Climate change 'needs a narrative'
What happens when you put a climate scientist and a science fiction writer in the same room? It turns out they get on like a planet on fire. They have more in common than you may think.
Take Friederike "Fredi" Otto and Kim Stanley Robinson:
Fredi Otto the scientist, lead author for the Intergovernmental Panel on Climate Change (IPCC) and author of a popular science book called Angry Weather.
Stan Robinson the writer, who has penned three trilogies and 12 other novels, including The Ministry for the Future, as well as nonfiction.
Stories hit close to home
Both have been getting to know each other's work.
"To be honest, Stan's Ministry for the Future was a bit too close to home to feel like fiction," said Otto during a livestream hosted by Klimafakten.de and presented by DW. "The science might be a little bit exaggerated but really not much, if at all."
It's all science that scientists really talk about, and the institutions are also true to life, said Otto. Plus it got personal — Otto saw herself in the book as well.
"The lead character often feels powerless, and working with the United Nations institutions does make you feel like that," she said. "But it's not a dystopian novel; it's utopian, so it would be fantastic if we got to where Stan's book is very soon!"
There's no higher praise, perhaps. But then, Robinson's work is known for his meticulous research. The science is close to his home as well — Robinson's wife, Lisa Howland Nowell, is an environmental chemist with the US Geological Survey.
"I'm interested in the scientific institutions," said Robinson. "They are a hard topic for a fiction writer because they involve group work, whereas fiction usually concentrates on characters. "But we need reports from the cutting edge of what the sciences are doing, which is what Angry Weather is about."
Narratives 'make science useful'
They walk a fine line within their chosen "genres."
There will be people out there who think scientists should stick with the science and that their opinions are not welcome (and Fredi's opinion is clear and simple: "The solution is stop burning fossil fuels!").
Or some may think science fiction authors have no business writing about realities like climate change. Entertain us, don't bore us!
But how can you handle a topic that gets into every facet of contemporary life without blurring the lines somehow? Chances are: You can't not blur the lines.
"To make science useful, you have to tell it within a narrative. You need to find the things that you can say from a scientific point of view and which are relevant to the questions that decision-makers are facing," said Otto.
From science to science-action
And it's difficult to find that balance, given that climate change is a global thing, but many decisions can be made only at a smaller, local level.
There's also the small issue that most average folk don't read scientific reports unless they are required to or they are politicians. But if you're a politician and you're in direct conversation with your electorate, yet your electorate hasn't read the science, how can we expect any meaningful action on climate change?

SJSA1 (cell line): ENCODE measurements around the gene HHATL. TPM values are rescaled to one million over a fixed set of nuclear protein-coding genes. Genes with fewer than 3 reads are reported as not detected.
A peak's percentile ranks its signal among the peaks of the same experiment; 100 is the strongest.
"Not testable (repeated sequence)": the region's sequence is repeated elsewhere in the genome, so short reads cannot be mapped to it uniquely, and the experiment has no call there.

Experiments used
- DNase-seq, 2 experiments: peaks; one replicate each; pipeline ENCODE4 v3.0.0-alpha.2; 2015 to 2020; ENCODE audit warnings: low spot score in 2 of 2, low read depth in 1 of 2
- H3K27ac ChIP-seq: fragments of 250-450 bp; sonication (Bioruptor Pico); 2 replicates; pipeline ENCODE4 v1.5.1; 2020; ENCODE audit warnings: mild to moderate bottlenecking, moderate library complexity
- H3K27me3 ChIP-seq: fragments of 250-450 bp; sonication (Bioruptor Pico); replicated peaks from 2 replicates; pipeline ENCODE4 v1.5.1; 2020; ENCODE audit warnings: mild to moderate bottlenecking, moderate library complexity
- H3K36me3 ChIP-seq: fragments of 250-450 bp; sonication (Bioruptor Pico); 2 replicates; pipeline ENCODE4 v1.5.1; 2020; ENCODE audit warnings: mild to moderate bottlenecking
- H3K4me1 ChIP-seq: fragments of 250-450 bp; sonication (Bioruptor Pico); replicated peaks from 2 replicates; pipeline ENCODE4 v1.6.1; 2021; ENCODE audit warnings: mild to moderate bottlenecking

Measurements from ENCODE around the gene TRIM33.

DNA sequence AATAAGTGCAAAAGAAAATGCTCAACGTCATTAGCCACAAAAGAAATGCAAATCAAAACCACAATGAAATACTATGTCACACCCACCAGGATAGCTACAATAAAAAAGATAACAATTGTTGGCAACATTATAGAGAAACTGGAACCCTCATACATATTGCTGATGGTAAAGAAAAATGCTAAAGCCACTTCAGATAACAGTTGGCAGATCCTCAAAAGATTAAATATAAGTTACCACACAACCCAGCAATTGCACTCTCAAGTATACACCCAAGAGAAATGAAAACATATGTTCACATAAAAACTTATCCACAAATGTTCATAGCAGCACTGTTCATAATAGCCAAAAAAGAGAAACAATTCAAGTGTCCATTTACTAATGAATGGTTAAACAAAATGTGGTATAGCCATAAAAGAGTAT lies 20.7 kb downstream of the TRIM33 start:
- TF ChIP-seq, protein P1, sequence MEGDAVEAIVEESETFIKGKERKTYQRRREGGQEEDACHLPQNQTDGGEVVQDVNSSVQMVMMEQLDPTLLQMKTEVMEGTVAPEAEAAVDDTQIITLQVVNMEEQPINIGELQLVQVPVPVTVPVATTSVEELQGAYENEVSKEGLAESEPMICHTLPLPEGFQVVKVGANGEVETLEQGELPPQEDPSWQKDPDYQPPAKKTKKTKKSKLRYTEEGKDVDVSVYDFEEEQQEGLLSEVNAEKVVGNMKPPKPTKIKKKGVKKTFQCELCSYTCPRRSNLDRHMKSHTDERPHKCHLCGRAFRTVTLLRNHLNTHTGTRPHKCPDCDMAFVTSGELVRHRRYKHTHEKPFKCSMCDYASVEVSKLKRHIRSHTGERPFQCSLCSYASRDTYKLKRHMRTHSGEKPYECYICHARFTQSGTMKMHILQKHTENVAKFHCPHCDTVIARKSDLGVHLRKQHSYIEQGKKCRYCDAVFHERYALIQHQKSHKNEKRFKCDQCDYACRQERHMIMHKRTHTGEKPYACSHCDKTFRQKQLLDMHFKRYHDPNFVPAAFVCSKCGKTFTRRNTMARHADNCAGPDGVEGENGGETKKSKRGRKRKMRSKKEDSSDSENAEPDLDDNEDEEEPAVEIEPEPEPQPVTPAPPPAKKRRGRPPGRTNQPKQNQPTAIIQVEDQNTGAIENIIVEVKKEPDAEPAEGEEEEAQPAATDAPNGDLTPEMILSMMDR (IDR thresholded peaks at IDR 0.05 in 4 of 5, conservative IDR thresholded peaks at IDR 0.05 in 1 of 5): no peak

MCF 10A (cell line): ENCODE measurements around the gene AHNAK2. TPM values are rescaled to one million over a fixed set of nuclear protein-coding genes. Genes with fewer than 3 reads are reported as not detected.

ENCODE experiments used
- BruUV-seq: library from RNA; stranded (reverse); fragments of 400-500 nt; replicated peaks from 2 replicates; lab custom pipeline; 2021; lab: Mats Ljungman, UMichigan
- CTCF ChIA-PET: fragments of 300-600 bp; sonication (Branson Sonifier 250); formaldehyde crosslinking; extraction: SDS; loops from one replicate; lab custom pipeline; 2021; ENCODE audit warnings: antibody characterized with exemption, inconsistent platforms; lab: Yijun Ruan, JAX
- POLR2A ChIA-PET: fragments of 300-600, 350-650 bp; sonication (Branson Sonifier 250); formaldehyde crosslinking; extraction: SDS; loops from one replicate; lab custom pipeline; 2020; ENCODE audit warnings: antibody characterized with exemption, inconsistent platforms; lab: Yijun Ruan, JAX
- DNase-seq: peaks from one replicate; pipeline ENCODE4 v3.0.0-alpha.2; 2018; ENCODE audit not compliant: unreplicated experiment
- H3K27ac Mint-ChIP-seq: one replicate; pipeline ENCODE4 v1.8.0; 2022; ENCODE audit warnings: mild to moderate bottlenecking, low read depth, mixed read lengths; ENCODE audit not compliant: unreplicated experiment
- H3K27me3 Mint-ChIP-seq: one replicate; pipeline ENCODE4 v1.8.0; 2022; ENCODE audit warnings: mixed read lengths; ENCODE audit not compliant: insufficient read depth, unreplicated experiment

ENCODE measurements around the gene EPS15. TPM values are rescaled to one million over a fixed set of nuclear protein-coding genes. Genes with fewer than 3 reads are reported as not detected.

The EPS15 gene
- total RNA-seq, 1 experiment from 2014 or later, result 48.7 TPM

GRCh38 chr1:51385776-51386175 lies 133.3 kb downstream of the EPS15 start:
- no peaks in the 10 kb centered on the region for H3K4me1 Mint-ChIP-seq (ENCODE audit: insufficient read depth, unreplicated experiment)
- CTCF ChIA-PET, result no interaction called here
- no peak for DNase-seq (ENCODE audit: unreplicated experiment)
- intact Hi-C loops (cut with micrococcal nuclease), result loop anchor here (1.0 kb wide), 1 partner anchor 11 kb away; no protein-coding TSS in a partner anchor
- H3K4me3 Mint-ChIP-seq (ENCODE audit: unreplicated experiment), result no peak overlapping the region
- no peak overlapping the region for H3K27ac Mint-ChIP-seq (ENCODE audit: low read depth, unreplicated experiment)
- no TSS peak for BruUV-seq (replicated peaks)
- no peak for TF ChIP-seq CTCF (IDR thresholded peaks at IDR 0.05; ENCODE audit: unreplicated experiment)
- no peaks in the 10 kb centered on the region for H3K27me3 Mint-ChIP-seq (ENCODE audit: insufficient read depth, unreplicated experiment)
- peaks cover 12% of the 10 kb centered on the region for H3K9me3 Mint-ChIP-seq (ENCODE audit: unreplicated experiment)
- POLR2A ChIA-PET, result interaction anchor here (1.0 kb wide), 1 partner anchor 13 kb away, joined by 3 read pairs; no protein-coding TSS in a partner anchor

For Otto, it all comes down to your personal experience. So, when people experience an extreme weather event and the scientists are able to show how climate change contributed to that event, she believes it changes the way people think.
"We have managed to change at least part of the conversation about the weather and climate change. There's quite some way to go before it leads to action, but we are at an important first step," she said.
Sci-fi is 'reality slapping you in the face'
So, can science fiction — books, movies, podcasts — help? Robinson shakes his head, no. Or perhaps it's a "No, not necessarily." But don't make the mistake of calling science fiction niche, as this writer did.
"Romantic comedies are an escape for middle-class citizens who are worried about reality. And science fiction is reality slapping you in the face. It's the realism of our time," said Robinson. "It's not at all niche. And that's becoming more and more true as we enter into the climate change era and people get more aware of it."
But there's still very little action, no matter how popular science fiction has become.
"I am frustrated by the lack of action," said Robinson — but, he added, there has been change.
"There's been an immense amount of progress since I began writing about climate change around 2002, so it's never good to tell the narrative as if things aren't changing because they are changing quite quickly, especially given the trajectory and the inertia of civilization at large. Climate change is now the overriding story of the 21st century, and that wasn't true 20 years ago," Robinson said.
Credit to a generation of scientists
That change in the narrative, said Robinson, is an accomplishment of the scientific community. Otto, he said, is part of a giant collaborative project of an entire generation of climatologists, environmental scientists and science in general.
"Climate change itself is something that no individual human can register or be aware of — it's a scientific fact. You have to see all the data, run it back through history, process it and then come to conclusions that no individual could have figured out on their own," he said.
Friedericke "Fredi" Otto and Kim Stanley Robinson spoke at an online event hosted by Klimafakten.de, a German-language online magazine, on October 3, 2021. The event was supported by DW and the UK weekly magazine New Statesman. And Johannes Wissmann of FLMH Studios provided technical production. It was presented by DW Senior Science Editor Zulfikar Abbany.